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State v. Public Safety Employees Association

Supreme Court of Alaska

May 2, 2014

STATE OF ALASKA, Appellant,
v.
PUBLIC SAFETY EMPLOYEES ASSOCIATION, Appellee

Page 671

Appeal from the Superior Court of the State of Alaska, Third Judicial District, Anchorage, Mark Rindner, Judge. Superior Court No. 3AN-11-04522 CI.

William Milks, Assistant Attorney General, and Michael C. Geraghty, Attorney General, Juneau, for Appellee.

Stephen F. Sorensen, Simpson, Tillinghast, Sorensen & Sheehan, P.C., Juneau, for Appellee.

Before: Fabe, Chief Justice, Winfree, Stowers, Maassen, and Bolger, Justices. MAASSEN, Justice, with whom STOWERS, Justice, joins, dissenting.

OPINION

Page 672

FABE, Chief Justice.

I. INTRODUCTION

An Alaska state trooper was discharged for having consensual sex with a domestic violence victim the morning after assisting in the arrest of the victim's husband. The Public Safety Employees Association (PSEA), the labor organization that represents the Alaska State Troopers, filed a grievance under its collective bargaining agreement with the State of Alaska. The matter went to arbitration. The arbitrator ordered that the trooper be reinstated with back pay after a three-day suspension, concluding that the State did not have just cause to discharge the trooper. The superior court upheld the arbitrator's order of back pay but decided that it could not enforce the ordered reinstatement because the Alaska Police Standards Council had by this point revoked the trooper's police certificate. The State now appeals, arguing that the arbitrator committed gross error and that the arbitrator's order is unenforceable as a violation of public policy.

The keys to this appeal are the level of deference we accord the arbitrator and the very limited nature of the public policy exception. The State and PSEA's collective bargaining agreement provided for binding arbitration to resolve employee grievances regarding disciplinary actions. We generally will not disturb the results of a binding arbitration, even where we would reach a different conclusion were we to review the matter independently. Because no statute, regulation, or written policy prohibited supervisors from engaging in progressive discipline of the trooper, in lieu of discharging him for his misconduct, the arbitrator's decision to impose discipline rather than uphold the termination does not violate any explicit, well-defined, and dominant public policy. Because the arbitrator's award is neither unenforceable nor grossly erroneous, we affirm the superior court's decision to uphold the arbitration award in part.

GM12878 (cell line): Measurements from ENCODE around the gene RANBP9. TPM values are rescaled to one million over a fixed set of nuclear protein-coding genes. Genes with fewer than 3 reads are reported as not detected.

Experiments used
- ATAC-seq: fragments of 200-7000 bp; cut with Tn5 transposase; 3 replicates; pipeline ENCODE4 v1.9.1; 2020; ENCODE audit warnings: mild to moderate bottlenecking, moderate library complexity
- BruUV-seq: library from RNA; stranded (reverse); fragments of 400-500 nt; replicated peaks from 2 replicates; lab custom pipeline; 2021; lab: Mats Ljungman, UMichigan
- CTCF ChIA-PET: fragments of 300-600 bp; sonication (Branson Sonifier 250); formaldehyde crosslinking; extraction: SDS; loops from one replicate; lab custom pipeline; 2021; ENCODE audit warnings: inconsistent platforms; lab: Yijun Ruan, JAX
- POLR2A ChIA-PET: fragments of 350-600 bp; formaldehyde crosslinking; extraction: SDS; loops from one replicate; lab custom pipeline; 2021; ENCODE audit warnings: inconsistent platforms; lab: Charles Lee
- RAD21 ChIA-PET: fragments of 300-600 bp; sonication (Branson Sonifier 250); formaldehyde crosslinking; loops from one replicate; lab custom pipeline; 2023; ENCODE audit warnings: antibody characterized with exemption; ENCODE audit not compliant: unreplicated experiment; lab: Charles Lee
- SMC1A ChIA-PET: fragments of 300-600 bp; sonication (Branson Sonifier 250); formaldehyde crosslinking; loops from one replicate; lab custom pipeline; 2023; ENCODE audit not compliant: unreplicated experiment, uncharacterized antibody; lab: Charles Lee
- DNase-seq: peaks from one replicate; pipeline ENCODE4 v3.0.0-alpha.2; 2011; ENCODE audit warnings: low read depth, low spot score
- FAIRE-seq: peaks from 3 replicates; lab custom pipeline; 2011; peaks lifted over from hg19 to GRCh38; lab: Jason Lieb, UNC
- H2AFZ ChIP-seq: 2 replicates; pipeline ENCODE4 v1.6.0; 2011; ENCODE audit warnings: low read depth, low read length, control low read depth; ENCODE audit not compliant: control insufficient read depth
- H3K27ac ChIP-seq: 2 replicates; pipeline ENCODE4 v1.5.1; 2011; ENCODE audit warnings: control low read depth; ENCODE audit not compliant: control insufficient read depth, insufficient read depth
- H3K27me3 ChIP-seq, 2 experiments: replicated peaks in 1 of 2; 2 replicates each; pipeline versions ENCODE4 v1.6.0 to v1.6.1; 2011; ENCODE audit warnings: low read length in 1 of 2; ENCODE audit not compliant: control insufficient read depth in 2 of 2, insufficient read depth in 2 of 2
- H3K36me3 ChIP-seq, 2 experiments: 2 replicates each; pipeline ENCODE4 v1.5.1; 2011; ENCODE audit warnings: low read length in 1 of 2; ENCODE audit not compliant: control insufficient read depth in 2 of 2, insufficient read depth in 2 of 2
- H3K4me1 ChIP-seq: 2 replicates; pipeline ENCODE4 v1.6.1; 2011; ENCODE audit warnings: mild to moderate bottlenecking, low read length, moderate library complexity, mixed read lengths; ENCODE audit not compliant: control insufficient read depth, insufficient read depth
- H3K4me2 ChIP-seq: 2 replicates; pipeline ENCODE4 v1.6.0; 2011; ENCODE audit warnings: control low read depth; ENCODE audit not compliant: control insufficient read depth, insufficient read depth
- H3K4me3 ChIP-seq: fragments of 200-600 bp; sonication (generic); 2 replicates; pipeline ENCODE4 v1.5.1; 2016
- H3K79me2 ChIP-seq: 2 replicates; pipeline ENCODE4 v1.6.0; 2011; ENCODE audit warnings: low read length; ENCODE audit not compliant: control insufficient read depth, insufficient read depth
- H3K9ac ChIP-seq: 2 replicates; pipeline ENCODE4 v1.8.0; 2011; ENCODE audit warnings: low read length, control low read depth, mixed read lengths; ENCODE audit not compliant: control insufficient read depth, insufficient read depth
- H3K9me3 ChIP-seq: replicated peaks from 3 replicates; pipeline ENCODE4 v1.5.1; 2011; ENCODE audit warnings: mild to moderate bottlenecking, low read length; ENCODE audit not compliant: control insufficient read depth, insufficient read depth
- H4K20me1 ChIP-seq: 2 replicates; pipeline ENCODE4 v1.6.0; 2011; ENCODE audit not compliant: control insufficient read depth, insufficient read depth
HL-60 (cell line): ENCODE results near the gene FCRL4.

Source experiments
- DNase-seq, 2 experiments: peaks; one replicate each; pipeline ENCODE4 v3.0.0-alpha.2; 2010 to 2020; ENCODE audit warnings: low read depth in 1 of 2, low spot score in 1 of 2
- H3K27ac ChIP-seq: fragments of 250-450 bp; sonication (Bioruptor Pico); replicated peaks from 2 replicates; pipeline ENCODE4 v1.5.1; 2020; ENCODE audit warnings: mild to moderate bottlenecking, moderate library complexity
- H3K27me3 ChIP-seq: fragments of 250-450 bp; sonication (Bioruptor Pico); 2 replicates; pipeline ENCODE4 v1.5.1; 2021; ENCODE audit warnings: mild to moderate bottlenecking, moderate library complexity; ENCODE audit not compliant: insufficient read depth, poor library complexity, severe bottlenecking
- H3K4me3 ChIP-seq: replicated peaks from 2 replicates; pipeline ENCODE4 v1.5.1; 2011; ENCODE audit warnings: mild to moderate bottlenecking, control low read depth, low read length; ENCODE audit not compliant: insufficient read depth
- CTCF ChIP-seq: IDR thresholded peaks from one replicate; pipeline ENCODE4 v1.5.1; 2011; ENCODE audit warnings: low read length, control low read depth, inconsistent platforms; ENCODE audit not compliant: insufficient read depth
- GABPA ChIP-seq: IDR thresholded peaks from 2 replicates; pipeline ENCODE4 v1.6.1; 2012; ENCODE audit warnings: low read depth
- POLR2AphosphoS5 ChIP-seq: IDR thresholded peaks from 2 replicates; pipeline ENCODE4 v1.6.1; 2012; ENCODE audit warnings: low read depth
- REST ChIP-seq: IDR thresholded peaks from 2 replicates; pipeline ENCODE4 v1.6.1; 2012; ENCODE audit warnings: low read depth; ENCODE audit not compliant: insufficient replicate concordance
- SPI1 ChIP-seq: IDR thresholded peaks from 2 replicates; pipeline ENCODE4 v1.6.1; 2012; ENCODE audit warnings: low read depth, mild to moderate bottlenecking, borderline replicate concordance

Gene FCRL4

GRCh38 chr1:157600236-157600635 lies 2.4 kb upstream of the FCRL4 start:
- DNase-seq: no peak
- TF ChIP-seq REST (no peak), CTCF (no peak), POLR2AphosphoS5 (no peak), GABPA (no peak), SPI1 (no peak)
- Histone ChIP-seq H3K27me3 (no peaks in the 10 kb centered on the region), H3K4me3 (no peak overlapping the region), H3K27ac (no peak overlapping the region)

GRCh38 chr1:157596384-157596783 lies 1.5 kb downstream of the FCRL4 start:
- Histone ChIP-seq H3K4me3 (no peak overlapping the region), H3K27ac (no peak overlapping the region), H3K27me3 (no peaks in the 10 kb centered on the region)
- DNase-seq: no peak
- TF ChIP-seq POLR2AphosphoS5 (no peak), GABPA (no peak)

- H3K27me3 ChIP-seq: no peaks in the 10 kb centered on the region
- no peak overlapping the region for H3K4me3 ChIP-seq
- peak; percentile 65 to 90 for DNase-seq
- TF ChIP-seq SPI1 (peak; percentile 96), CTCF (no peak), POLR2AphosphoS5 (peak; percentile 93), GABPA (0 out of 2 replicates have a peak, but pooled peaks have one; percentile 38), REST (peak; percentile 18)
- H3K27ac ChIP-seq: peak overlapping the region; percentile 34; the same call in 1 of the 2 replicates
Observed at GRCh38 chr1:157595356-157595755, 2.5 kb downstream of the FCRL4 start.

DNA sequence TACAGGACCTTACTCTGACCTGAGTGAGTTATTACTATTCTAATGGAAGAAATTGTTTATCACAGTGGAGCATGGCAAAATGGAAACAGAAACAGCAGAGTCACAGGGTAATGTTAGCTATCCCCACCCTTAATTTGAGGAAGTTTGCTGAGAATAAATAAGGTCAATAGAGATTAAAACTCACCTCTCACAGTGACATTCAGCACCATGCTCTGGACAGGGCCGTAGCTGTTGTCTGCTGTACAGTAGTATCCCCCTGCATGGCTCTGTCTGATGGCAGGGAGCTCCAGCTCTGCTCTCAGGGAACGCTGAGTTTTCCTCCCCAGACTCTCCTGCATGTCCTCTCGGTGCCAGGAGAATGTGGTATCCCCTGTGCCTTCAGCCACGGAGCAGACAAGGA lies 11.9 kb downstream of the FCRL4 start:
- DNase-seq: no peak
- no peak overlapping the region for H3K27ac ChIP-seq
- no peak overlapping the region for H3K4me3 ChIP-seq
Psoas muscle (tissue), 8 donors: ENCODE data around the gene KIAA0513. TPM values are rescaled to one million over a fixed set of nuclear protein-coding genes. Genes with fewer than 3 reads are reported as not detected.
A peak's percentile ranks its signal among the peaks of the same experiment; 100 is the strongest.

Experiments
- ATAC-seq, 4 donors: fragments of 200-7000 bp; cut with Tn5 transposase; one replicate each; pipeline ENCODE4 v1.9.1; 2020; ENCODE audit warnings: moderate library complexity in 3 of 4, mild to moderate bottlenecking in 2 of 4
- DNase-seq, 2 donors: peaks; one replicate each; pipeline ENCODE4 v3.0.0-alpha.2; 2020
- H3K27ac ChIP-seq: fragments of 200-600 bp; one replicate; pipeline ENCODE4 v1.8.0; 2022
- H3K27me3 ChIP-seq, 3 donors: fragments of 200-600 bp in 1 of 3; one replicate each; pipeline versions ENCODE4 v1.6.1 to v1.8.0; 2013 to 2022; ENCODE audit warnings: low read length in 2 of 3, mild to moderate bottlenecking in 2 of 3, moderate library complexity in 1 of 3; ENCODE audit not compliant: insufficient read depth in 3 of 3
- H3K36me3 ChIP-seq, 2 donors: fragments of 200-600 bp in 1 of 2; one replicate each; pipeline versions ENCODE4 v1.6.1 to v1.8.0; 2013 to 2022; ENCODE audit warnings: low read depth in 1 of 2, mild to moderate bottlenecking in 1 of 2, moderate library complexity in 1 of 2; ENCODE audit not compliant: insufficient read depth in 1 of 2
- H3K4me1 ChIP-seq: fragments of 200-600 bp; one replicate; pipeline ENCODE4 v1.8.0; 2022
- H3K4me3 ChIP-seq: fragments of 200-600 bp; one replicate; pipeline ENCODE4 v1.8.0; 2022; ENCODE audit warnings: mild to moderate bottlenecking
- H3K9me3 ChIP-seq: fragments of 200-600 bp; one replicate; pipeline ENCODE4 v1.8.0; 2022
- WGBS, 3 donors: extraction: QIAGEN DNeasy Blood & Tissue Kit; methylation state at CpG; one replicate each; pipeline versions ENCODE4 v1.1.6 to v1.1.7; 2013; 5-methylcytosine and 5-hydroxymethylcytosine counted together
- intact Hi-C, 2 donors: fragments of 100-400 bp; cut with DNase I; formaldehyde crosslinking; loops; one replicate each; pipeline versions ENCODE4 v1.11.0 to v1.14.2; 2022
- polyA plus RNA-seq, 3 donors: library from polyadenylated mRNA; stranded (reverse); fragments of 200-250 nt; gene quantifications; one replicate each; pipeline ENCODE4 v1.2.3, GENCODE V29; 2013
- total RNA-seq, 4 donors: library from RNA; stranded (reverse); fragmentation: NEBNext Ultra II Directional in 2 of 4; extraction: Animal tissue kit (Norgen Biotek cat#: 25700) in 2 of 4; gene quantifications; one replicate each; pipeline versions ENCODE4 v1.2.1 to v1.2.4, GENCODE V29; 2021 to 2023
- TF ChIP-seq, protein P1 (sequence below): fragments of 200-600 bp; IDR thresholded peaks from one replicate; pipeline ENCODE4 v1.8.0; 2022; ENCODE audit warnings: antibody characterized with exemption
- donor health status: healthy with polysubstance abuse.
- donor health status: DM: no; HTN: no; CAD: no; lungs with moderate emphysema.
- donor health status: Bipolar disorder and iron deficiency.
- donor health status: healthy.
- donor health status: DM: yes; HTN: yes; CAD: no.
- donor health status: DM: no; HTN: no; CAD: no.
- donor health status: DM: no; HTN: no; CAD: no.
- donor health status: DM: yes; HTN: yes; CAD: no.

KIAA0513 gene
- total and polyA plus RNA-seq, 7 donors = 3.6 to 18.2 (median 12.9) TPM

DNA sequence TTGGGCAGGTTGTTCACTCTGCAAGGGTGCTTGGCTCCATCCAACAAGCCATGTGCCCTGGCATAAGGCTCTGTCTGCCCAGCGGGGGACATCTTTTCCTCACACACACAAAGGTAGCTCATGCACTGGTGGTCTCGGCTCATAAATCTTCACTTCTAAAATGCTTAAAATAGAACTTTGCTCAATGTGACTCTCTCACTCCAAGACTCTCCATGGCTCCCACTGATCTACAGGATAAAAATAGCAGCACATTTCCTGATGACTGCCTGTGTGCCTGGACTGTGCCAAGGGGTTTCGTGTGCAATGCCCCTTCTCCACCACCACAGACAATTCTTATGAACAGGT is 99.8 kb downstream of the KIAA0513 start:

II. FACTS AND PROCEEDINGS

A. Facts

The following facts are based on the record, the arbitration decision, and the opinion of the superior court. " [W]e give great deference to an arbitrator's decision, including findings of . . . fact." [1] The Trooper-Grievant was discharged on November 2, 2009. The discharge was based on misconduct that occurred in April 2009, a little over a year after the Trooper-Grievant first entered the trooper training academy and less than two months after he started his position as a state trooper. The Trooper-Grievant entered the trooper academy as a recruit in February 2008, undergoing four months of " training in a variety of subjects including Criminal Code, Domestic Violence, First Aid, Handgun Radar, Search & Seizure, Handgun, and Traffic Stops." Following field training and the completion of his probationary period, the Trooper-Grievant was promoted to the position of Alaska State Trooper in March 2009.

In April 2009 the Trooper-Grievant engaged in the misconduct that led to this case. At the time, he was 24 years old. On April 19 the Trooper-Grievant responded to a request by Trooper C for backup.[2] Trooper C had been dispatched to victim M.H.'s house after another trooper, Trooper G, asked the dispatch center to request a welfare check on M.H. Trooper G, who was an acquaintance of M.H., had received calls from her that day possibly indicating that there was a domestic

Page 673

disturbance at her house and that she needed assistance.

When Trooper C arrived at M.H.'s house, M.H. appeared to be afraid of her husband, J.H. The husband was intoxicated and became physically aggressive toward Trooper C, who then called for backup. Upon his arrival, the Trooper-Grievant aided Trooper C in restraining J.H. and in transferring him to Trooper C's car. Trooper C interviewed M.H., who reported that J.H. had not struck her but had threatened her verbally and put her in fear. M.H. reported that J.H. was upset about her receiving phone calls from Trooper G, and M.H. noted that J.H. believed she was being unfaithful to him. The Trooper-Grievant was present for portions of Trooper C's interview with M.H.

After Trooper C finished interviewing M.H., he asked the Trooper-Grievant to go over a pamphlet on domestic violence and victim's rights with her while Trooper C interviewed M.H.'s daughter in another part of the house. According to testimony by the Trooper-Grievant and M.H., " [M.H.] flirted with [the Trooper-Grievant] as he read her the victim's rights information." M.H. asked the Trooper-Grievant for his personal cell phone number, but he refused to ...


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